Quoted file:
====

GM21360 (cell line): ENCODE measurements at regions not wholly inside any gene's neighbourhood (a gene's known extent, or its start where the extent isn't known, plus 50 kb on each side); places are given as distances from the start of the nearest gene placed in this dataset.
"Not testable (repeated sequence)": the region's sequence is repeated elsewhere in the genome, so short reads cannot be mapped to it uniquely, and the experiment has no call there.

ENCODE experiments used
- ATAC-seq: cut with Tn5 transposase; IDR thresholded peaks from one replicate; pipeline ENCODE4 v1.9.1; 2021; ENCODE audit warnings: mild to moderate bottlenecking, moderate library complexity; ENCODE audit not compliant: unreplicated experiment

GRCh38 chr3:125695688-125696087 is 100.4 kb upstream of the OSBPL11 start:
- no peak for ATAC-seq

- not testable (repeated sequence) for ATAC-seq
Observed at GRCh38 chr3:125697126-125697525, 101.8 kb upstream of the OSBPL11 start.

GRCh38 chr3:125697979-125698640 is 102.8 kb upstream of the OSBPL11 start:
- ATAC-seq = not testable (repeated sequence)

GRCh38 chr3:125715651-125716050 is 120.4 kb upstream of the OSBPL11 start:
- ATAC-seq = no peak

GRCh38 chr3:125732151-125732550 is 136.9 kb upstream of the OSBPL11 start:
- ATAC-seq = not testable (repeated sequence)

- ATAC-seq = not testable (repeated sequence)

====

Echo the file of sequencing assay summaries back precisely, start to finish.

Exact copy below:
GM21360 (cell line): ENCODE measurements at regions not wholly inside any gene's neighbourhood (a gene's known extent, or its start where the extent isn't known, plus 50 kb on each side); places are given as distances from the start of the nearest gene placed in this dataset.
"Not testable (repeated sequence)": the region's sequence is repeated elsewhere in the genome, so short reads cannot be mapped to it uniquely, and the experiment has no call there.

ENCODE experiments used
- ATAC-seq: cut with Tn5 transposase; IDR thresholded peaks from one replicate; pipeline ENCODE4 v1.9.1; 2021; ENCODE audit warnings: mild to moderate bottlenecking, moderate library complexity; ENCODE audit not compliant: unreplicated experiment

GRCh38 chr3:125695688-125696087 is 100.4 kb upstream of the OSBPL11 start:
- no peak for ATAC-seq

- not testable (repeated sequence) for ATAC-seq
Observed at GRCh38 chr3:125697126-125697525, 101.8 kb upstream of the OSBPL11 start.

GRCh38 chr3:125697979-125698640 is 102.8 kb upstream of the OSBPL11 start:
- ATAC-seq = not testable (repeated sequence)

GRCh38 chr3:125715651-125716050 is 120.4 kb upstream of the OSBPL11 start:
- ATAC-seq = no peak

GRCh38 chr3:125732151-125732550 is 136.9 kb upstream of the OSBPL11 start:
- ATAC-seq = not testable (repeated sequence)

- ATAC-seq = not testable (repeated sequence)